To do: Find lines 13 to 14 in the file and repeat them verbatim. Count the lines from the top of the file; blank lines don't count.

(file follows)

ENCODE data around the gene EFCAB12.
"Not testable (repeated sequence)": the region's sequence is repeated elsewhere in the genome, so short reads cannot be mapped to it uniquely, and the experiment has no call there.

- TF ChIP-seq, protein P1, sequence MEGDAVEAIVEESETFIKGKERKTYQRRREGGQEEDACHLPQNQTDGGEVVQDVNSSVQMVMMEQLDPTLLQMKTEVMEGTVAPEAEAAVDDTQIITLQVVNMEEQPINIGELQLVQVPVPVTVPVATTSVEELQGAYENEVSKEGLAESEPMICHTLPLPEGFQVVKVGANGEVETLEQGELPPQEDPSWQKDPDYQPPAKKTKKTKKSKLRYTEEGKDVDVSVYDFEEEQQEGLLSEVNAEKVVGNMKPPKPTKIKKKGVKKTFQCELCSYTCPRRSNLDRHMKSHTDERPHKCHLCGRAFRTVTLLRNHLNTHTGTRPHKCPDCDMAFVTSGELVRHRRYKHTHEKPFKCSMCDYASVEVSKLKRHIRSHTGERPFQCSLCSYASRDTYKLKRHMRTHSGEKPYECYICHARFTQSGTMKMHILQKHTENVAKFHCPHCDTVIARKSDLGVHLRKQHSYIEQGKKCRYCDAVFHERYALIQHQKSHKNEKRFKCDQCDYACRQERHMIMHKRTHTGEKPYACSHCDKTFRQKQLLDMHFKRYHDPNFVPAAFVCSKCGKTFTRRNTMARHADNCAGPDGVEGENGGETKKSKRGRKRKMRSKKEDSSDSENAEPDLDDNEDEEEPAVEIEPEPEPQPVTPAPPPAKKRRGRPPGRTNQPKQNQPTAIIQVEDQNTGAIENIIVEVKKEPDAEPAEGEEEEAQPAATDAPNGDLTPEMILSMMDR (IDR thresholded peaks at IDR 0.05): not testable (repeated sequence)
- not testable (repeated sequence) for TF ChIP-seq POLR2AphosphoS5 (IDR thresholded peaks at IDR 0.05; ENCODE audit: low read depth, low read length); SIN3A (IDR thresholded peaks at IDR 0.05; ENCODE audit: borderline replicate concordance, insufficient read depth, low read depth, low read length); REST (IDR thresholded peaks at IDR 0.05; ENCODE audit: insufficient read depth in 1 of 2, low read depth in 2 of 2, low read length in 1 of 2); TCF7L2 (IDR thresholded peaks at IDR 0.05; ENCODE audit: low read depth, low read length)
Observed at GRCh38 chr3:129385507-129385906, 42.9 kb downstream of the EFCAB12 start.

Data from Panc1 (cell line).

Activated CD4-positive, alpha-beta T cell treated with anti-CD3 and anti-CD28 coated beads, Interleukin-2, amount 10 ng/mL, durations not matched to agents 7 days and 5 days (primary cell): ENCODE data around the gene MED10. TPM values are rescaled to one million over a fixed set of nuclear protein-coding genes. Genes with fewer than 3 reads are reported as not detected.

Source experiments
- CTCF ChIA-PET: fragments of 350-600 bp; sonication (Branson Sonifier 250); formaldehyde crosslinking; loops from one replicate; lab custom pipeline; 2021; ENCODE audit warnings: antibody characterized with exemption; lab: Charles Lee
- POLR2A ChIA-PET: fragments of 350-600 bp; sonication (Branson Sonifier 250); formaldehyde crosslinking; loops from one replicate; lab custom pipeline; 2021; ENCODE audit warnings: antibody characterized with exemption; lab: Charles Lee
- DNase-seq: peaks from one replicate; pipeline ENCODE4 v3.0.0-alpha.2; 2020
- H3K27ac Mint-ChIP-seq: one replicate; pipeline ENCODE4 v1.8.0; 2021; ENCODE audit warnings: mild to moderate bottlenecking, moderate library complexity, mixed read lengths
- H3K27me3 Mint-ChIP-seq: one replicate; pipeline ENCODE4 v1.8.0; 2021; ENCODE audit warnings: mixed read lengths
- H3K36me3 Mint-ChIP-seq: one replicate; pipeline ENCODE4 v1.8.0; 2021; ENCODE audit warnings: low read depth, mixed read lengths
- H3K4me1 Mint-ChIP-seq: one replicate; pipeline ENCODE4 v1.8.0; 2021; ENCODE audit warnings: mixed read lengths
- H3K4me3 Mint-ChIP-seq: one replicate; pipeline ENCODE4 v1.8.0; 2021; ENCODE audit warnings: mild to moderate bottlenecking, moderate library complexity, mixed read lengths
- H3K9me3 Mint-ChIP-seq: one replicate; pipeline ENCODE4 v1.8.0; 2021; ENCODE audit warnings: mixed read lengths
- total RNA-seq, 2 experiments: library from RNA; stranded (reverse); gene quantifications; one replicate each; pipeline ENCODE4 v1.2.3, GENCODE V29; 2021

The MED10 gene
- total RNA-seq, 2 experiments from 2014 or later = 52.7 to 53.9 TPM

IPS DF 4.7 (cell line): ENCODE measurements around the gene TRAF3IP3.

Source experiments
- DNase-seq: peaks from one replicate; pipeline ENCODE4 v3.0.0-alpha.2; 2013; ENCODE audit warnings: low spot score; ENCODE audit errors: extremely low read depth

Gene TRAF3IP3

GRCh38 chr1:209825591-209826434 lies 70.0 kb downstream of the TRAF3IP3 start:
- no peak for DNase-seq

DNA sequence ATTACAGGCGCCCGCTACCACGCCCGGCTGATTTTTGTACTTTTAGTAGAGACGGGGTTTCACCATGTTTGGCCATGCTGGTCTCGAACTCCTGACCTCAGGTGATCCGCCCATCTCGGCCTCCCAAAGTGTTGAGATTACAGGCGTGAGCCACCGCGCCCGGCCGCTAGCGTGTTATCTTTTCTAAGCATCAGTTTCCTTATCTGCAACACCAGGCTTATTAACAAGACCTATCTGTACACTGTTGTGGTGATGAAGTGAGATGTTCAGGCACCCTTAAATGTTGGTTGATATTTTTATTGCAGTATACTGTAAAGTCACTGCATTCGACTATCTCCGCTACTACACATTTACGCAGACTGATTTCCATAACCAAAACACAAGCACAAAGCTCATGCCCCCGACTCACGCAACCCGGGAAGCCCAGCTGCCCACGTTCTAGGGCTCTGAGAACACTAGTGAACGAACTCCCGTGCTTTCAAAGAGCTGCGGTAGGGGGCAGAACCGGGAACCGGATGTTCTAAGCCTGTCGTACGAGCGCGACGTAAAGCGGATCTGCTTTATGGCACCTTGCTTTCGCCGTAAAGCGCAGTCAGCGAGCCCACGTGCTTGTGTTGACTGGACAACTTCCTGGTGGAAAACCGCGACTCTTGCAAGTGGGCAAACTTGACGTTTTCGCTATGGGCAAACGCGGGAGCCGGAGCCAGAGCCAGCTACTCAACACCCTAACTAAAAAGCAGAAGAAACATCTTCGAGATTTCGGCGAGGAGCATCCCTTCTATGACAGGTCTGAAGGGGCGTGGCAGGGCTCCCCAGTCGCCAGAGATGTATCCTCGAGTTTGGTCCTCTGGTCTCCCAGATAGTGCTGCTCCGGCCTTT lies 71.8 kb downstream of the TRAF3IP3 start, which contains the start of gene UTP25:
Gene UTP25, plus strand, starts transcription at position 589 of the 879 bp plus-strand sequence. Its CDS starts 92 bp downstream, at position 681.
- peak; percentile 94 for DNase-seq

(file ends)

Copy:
- H3K27me3 Mint-ChIP-seq: one replicate; pipeline ENCODE4 v1.8.0; 2021; ENCODE audit warnings: mixed read lengths
- H3K36me3 Mint-ChIP-seq: one replicate; pipeline ENCODE4 v1.8.0; 2021; ENCODE audit warnings: low read depth, mixed read lengths